Why? Because we see what is happening to us in the political, economic and social arena. There is great tension in the ruling party - about the current President, but also in the leadership struggle for a new President. There is talk of corruption and state capture by government leaders and officials. We see the economy stagnate and that our country’s financial system has basically been downgraded to junk status. We experience racial tension and an apparent total lack of reconciliation and shared values.
- The FW de Klerk Foundation (the Foundation) is a non-profit organisation dedicated to upholding the Constitution of the Republic of South Africa, 1996 (the Constitution). To this end, the Foundation seeks to promote the Constitution and the values, rights and principles enshrined in the Constitution; to monitor developments including legislation and policy that may affect the Constitution or those values, rights and principles; to inform people and organisations of their constitutional rights and to assist them in claiming their rights. The Foundation does so in the interest of everyone in South Africa.
- Accordingly, the Foundation endeavours to contribute positively to the promotion and protection of our constitutional democracy. This includes the achievement of real and substantive equality and equitable access to land and other resources, but with due regard for those rights concerning property and administrative action that is lawful, reasonable and procedurally fair, as provided for in the Constitution.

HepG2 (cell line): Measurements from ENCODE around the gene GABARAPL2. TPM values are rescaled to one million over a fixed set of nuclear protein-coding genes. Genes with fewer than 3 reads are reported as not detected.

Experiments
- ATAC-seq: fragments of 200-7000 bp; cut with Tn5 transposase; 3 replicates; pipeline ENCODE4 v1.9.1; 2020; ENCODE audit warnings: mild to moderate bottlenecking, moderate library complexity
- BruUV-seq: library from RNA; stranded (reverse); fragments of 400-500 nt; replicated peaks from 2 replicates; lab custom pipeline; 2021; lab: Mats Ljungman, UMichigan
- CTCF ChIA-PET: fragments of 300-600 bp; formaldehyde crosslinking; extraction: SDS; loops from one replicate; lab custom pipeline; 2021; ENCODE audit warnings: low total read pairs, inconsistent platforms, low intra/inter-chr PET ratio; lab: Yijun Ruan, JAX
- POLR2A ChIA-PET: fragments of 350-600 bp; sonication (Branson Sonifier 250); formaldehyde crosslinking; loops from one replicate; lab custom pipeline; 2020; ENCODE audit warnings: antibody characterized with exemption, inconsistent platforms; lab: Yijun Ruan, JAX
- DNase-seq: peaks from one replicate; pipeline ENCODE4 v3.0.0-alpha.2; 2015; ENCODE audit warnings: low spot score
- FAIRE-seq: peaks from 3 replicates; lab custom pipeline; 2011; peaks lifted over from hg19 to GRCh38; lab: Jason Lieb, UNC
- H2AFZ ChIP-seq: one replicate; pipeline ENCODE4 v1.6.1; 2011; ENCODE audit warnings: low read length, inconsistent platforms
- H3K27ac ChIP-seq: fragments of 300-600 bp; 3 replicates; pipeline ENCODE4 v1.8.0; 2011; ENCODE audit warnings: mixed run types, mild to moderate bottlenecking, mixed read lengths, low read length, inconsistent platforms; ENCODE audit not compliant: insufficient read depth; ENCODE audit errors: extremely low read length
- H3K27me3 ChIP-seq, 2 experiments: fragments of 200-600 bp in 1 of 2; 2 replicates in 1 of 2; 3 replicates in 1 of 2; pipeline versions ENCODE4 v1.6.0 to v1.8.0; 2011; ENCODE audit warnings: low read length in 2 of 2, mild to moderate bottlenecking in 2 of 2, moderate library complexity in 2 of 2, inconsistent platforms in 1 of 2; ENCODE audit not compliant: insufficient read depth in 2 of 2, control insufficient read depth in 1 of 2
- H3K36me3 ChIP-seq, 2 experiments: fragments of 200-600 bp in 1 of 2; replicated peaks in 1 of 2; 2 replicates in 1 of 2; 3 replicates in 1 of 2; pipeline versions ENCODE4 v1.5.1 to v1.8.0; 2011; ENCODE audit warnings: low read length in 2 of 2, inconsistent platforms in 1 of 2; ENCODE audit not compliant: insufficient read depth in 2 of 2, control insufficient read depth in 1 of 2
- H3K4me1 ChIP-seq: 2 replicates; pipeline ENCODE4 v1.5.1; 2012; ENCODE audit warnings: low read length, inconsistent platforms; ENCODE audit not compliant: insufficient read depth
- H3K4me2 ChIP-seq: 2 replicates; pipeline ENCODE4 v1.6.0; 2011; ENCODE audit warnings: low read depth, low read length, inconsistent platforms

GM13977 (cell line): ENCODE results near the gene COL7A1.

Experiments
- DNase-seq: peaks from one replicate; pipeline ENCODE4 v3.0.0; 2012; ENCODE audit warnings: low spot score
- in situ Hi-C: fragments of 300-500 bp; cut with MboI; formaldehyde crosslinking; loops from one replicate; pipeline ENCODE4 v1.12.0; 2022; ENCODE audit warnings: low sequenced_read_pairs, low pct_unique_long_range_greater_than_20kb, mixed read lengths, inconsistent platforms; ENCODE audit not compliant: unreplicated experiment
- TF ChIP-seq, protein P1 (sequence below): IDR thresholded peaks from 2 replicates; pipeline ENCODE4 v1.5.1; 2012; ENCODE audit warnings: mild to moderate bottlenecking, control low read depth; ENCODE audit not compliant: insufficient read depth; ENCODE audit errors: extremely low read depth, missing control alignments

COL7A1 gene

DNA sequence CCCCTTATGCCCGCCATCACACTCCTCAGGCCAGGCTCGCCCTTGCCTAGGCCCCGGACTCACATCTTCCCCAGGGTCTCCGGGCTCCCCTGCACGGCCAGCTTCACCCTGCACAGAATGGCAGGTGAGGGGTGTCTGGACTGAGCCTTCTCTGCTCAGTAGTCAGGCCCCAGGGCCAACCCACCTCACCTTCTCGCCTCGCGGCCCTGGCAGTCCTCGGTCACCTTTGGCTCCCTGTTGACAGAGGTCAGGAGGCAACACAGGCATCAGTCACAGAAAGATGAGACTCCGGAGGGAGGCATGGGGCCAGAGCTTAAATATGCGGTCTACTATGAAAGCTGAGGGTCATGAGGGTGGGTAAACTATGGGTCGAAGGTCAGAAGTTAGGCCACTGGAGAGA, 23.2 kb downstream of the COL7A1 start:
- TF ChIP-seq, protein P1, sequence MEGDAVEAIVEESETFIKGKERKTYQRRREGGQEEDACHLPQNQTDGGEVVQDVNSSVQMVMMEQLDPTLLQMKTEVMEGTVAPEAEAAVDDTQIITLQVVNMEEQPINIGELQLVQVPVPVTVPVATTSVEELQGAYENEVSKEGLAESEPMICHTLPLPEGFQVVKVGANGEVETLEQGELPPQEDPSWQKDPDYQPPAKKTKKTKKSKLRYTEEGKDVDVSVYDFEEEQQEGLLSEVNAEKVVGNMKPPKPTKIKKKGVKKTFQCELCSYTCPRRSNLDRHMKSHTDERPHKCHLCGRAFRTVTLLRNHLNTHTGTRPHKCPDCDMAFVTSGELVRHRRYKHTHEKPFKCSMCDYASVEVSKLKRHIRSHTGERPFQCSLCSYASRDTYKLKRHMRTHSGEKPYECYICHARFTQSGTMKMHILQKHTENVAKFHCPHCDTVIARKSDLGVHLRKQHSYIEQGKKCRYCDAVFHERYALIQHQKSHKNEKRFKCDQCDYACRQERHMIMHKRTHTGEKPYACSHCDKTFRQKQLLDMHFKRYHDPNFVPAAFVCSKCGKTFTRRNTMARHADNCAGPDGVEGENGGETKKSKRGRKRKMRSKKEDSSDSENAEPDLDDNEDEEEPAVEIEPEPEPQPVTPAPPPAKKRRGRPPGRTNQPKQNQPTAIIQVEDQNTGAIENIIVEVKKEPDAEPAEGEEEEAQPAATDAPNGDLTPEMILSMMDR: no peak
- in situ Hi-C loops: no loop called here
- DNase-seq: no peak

As South Africans mourn the death of a great leader in Ahmed Kathrada, the broadest consensus on both social media and the mainstream, was one that expressed bereavement for a towering man who had lived through the worst of times and the best of times but died a sad man. Why was this so, we ask? Ahmed Kathrada’s poignant letter to the President summed up his and the views of millions of South Africans. We expected more, we expected better and are now bereft.
It was a poignant start to the Centre for Unity in Diversity’s Roundtable Series - held on 28 March in Cape Town - to pause and reflect on a great man’s legacy as we gathered to reflect on our first theme for the year, “Social Cohesion in Contemporary South Africa”. The Roundtable Series is crafted to stimulate discussion and debate on core issues that flow from the constitutional premise, “United in our Diversity”, captured in the Preamble.
Yesterday evening FW de Klerk spoke at the historic Frauenkirche in Dresden as part of the church’s Nobel Peace Prize Laureates lecture series. His topic was the accommodation of diversity as the main challenge to peace in the 21st century.
De Klerk pointed out that much of human history had been driven by the movement of people and the growth of populations. He said that now, once again, people were on the move. “The dominant image of our time might be the hundreds of thousands of refugees who each year are risking their lives in unseaworthy boats to reach Europe.”
He observed that all this was happening at a time of the unsustainable growth of the human population and dramatic changes in life expectancy and fertility.